The University of Toronto, however, operates as a site of resistance to the multicultural narrative. Here, we are more aware of our Blackness because of the smaller presence of Black bodies on campus, where we should be able to organize as Black students. For example, I interviewed a first-year engineering student who expressed her difficulties in finding peers of the same race as her. A first-year social sciences student noted that there exists a feeling of alienation coupled with “the rare occurrence of running into another Black person.”

The lack of Black representation on campus is problematic. It reduces Black students’ comfort of inclusion and their capacity to organize on campus, which, in turn, allows anti-Blackness to fester and become institutionalized. We saw this when a Massey College professor and a Dalla Lana School of Public Health lecturer both made racist remarks last academic year in two separate cases of anti-Black racism.

This is the kind of behaviour from figures of authority that makes Black students feel unwelcome. It’s also the kind of environment that pushed the Black Liberation Collective (BLC) to demand the collection of race-based data for students that would allow students to identify as Black.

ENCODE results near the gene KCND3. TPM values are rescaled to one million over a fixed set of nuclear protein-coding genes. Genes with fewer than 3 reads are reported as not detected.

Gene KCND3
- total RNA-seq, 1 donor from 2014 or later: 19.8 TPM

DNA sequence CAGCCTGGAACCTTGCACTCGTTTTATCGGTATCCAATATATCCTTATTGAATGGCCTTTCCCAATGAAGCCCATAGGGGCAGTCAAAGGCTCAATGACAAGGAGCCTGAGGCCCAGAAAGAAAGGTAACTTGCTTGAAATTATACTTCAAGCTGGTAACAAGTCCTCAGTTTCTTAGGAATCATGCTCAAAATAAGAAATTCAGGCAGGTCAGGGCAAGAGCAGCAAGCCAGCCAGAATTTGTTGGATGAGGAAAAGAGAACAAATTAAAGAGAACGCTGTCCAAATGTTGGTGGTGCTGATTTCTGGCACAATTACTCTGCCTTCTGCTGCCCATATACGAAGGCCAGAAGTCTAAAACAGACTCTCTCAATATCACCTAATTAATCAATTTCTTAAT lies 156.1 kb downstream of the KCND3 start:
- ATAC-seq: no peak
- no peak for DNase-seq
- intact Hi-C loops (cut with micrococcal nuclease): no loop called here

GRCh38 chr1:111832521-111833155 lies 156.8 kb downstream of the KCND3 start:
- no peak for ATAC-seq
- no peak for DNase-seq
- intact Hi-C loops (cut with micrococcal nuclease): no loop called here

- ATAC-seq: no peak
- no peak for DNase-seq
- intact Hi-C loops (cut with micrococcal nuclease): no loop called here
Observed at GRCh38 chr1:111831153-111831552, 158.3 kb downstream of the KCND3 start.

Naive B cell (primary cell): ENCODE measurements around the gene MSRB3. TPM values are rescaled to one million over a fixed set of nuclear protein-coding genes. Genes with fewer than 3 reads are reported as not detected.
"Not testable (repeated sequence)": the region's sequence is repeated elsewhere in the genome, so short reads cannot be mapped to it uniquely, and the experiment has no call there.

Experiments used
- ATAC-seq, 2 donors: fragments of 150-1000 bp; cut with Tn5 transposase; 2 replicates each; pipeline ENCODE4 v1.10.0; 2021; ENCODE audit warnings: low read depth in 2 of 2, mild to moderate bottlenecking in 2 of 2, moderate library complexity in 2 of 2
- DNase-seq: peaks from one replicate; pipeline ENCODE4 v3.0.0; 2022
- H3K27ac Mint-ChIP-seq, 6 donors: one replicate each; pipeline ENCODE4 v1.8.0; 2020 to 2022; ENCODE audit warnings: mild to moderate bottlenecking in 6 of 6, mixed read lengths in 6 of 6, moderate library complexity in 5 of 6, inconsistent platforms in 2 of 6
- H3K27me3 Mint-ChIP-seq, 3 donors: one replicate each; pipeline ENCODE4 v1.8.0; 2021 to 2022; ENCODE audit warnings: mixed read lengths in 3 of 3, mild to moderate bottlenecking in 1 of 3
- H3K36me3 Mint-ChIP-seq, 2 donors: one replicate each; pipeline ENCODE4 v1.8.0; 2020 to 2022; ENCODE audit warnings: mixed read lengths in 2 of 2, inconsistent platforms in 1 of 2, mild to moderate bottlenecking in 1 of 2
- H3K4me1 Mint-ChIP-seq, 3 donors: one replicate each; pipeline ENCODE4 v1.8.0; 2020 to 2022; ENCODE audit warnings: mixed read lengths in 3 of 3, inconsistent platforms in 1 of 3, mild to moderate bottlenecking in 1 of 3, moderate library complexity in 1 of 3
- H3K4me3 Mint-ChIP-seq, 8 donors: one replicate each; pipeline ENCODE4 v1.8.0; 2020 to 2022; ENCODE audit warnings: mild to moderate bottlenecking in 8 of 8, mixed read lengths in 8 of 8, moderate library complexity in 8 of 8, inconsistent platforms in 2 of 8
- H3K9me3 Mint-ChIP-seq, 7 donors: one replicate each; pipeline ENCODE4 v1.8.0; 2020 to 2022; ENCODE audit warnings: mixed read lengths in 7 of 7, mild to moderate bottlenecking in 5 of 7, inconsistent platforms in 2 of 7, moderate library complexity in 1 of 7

In turn, U of T, along with various other Canadian universities, pledged in October 2017 to provide a demographic report on its students. Such a report has yet to be provided. This prolonged silence shows that the university does not intend to take the drive for Black liberation seriously. U of T likely believes that the situation is not as bad in multicultural Canada as it is south of the border.

We saw this dismissive attitude in an anti-Black incident last year, when engineering students used racial slurs and distributed pictures depicting blackface in a group chat. In response, the Black Students’ Association (BSA), BLC, and the National Society of Black Engineers (NSBE) hosted a town hall and made demands to the administration, such as funding for an anti-Black racism campaign on campus, which have yet to be realized. In fact, at the time of the incident, they were told that it would take over a year for the demands to be put into action.

This echoes the current wait for the demographic report. The important steps that need to be taken in order to further heal the wounds of anti-Blackness are put on the proverbial back burner. This leaves many like me frustrated, lost, and waiting for change.

We are already talking

But Black students continue to organize. Groups like the BSA, the NSBE, the Black Public Health Students’ Collective provide a microphone for weary Black voices across campuses and create spaces for Black individuals to express ourselves. The BSA town hall, for example, was an instance of organized activism that received widespread campus attention.